He checked his watch—3:15 A.M. According to Slattery’s intelligence, the security guard would not make rounds until at least four thirty.
“Perimeter?” Slattery said in his earbud.
As Monarch wove through the machines, he heard Tatupu, Fowler, and Chávez calling out, “Clear and quiet.”
Monarch came upon something strange near the center of the lab: a heavy metal tube about eight inches in diameter and ten feet long, which had been bent, shaped, and welded into a shape like a Q with the tail coming directly off the center. The tube was bolted into the cement floor. Beyond it was a second Q, only smaller, about six inches in diameter and half the length of the other. A third, smaller still, was bolted to the floor beyond the second one, close to the office door.
Monarch found the door locked, and picked it open. He slid an LED headlamp on, and hit the switch. There were two desks inside the office, one where Abdullah Nassara seemed to handle the affairs of his business, and another—more a table, really—that was covered with four large computer screens all tied to a server beside a stand-up safe. After digging in the fanny pack for a small broadcast modem, Monarch connected it to one of the server’s USB ports. He flicked on the device’s power and saw a green light.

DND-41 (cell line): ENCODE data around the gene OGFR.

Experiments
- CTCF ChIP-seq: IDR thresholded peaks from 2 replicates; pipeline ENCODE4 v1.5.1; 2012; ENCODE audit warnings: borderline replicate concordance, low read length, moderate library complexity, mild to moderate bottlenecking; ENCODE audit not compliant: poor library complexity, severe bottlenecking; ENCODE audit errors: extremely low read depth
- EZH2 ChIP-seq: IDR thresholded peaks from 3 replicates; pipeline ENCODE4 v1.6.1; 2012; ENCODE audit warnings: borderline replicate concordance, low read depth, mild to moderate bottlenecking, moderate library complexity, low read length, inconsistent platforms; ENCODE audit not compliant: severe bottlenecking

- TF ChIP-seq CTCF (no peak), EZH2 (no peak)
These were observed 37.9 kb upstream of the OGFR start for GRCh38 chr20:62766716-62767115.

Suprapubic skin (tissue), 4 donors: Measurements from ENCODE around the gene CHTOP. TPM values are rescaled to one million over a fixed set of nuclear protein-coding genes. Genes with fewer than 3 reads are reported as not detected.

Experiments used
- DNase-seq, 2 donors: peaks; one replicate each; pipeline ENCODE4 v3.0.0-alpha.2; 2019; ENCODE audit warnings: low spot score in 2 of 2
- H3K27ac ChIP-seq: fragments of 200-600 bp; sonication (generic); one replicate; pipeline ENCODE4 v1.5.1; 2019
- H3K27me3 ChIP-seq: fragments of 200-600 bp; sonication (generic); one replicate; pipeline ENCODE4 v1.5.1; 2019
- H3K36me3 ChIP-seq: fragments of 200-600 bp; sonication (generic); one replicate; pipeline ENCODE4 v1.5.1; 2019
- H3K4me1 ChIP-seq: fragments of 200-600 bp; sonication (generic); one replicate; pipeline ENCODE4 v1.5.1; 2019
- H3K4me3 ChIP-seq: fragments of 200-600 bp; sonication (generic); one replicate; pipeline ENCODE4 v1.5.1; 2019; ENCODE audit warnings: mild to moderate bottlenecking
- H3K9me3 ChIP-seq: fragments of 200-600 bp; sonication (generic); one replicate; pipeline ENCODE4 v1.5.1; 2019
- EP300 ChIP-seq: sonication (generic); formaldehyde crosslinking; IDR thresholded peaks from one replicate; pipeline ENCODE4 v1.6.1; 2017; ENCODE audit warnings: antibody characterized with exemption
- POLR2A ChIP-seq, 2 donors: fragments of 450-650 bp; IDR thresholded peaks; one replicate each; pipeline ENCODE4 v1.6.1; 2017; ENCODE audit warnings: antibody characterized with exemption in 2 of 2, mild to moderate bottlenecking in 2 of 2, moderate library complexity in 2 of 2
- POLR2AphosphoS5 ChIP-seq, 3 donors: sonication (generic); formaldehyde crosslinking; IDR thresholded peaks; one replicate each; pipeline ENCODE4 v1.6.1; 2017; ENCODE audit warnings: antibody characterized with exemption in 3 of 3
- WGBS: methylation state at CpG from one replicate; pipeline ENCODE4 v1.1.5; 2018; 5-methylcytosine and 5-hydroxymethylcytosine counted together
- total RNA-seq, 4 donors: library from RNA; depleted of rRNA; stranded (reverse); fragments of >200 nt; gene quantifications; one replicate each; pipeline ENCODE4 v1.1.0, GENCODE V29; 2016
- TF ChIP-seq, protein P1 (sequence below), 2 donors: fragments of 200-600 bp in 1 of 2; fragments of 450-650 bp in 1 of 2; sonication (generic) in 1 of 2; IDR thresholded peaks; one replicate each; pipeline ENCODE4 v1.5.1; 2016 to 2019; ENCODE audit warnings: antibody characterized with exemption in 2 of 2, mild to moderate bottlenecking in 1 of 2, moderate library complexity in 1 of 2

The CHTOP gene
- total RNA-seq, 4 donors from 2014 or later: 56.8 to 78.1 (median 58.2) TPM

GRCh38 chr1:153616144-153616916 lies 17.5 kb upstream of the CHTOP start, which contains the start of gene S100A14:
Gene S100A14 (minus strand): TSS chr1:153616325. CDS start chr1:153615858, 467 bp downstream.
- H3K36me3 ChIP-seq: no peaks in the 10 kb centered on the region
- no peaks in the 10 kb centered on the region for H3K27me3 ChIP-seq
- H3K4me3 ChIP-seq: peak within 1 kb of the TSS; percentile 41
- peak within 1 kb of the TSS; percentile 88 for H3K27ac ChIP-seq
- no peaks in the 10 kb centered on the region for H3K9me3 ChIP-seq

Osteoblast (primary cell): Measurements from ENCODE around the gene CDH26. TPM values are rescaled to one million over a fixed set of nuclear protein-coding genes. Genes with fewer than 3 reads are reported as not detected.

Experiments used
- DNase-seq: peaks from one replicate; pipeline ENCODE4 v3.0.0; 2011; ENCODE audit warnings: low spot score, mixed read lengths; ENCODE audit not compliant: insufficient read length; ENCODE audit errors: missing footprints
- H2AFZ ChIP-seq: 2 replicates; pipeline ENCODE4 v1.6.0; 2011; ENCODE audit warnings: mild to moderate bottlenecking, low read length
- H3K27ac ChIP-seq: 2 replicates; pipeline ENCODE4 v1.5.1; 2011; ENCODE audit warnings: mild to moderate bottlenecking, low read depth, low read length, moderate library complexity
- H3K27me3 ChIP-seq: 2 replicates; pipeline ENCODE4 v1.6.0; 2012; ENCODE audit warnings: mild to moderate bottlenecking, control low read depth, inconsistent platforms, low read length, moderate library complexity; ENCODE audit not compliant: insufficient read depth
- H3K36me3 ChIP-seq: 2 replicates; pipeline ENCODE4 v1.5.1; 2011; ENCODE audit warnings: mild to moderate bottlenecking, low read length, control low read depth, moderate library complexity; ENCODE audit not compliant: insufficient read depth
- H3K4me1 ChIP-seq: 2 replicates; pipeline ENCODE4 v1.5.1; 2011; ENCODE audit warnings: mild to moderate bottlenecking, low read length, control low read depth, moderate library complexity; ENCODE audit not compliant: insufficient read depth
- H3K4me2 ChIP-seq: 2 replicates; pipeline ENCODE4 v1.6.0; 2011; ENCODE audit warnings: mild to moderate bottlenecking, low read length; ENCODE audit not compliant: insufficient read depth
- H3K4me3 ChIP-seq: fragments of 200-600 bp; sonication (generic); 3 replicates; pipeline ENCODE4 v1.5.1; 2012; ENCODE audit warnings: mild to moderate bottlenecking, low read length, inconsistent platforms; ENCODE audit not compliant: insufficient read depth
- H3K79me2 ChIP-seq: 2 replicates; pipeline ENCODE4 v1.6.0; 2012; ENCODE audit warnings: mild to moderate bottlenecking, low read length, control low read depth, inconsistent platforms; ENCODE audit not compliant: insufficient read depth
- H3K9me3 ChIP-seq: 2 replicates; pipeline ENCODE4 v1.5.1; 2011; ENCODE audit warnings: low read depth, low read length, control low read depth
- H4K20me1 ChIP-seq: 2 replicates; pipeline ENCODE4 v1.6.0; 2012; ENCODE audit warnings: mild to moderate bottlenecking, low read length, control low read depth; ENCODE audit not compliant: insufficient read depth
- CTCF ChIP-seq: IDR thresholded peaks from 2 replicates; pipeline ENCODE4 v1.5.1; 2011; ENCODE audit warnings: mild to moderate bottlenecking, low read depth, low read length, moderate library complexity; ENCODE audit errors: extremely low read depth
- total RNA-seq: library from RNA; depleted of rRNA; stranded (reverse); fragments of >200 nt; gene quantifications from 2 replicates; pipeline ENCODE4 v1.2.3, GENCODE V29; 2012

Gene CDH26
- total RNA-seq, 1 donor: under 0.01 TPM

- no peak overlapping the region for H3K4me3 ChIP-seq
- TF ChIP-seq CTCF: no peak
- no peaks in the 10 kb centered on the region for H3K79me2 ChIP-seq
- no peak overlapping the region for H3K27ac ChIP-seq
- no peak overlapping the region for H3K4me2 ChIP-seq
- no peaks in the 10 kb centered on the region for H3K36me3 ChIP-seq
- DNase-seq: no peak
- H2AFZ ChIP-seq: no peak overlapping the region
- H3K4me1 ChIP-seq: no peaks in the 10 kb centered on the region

“Yin, run the Chomper,” Monarch murmured.
“Give me a second,” Yin said.
The Chomper, as Ellen Yin liked to call it, was a mainframe computer network at the National Security Agency that employed the most sophisticated algorithmic cryptography software in the world. Once the device was attached to a computer, it could probe its hard drive and pick up digital ghosts that would lead to a password.
While the Chomper gnawed at Nassara Engineering’s security system, Monarch looked at a framed picture of a man he assumed was Abdullah Nassara, kind of a geeky-looking guy, dressed in a business suit, his arms around wife and children on what looked like a graduation day. It was hard for Monarch to imagine Nassara as a terrorist sympathizer. Then again, what did they look like these days? He’d seen the—
The largest of the computer screens blinked and jumped to a desktop.
“We’re in,” Monarch said. “What was the password?”